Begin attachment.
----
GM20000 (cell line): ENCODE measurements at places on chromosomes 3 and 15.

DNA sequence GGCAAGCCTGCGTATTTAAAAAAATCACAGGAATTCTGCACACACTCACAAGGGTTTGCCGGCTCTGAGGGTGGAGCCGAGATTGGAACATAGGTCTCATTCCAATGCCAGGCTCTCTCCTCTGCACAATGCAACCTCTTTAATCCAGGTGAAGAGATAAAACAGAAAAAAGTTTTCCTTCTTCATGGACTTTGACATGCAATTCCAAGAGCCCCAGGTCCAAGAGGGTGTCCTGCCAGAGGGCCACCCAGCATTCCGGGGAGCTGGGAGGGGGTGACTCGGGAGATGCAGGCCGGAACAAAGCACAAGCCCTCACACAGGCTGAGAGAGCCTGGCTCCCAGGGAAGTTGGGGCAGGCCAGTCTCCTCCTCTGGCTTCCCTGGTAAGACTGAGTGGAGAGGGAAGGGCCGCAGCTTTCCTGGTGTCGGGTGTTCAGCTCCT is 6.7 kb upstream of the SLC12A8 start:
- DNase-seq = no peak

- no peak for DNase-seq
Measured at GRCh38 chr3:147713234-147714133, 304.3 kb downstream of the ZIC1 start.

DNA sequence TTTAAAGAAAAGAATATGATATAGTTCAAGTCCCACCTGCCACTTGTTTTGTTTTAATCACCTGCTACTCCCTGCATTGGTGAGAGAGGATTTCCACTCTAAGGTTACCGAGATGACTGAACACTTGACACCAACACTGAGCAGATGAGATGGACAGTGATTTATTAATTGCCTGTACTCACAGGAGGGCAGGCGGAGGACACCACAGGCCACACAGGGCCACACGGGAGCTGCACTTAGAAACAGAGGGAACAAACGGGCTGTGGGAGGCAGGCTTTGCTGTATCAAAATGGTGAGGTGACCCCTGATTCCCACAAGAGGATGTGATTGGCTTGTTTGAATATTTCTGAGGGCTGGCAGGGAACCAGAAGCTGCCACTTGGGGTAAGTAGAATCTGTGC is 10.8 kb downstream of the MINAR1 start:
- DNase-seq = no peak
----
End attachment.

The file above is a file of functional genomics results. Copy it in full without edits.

GM20000 (cell line): ENCODE measurements at places on chromosomes 3 and 15.

DNA sequence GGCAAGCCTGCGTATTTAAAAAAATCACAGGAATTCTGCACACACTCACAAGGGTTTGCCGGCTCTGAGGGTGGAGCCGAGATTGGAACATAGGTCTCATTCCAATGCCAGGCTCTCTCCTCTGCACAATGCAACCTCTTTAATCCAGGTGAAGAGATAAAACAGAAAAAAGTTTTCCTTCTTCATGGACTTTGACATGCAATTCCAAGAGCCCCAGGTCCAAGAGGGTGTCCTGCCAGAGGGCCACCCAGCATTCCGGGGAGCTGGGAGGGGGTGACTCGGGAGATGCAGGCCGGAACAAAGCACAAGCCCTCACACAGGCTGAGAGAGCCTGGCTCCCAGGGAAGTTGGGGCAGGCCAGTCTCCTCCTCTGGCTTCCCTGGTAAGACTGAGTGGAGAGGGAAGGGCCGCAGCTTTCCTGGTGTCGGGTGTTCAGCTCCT is 6.7 kb upstream of the SLC12A8 start:
- DNase-seq = no peak

- no peak for DNase-seq
Measured at GRCh38 chr3:147713234-147714133, 304.3 kb downstream of the ZIC1 start.

DNA sequence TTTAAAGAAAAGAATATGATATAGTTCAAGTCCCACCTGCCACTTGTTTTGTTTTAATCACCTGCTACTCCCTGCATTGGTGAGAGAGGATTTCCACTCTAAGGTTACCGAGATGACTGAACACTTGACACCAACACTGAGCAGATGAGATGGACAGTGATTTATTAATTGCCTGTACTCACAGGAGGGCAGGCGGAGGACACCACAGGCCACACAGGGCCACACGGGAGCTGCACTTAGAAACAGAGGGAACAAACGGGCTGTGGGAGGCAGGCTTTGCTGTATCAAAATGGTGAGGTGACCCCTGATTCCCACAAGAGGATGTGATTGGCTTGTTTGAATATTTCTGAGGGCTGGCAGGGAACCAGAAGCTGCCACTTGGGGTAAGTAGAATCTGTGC is 10.8 kb downstream of the MINAR1 start:
- DNase-seq = no peak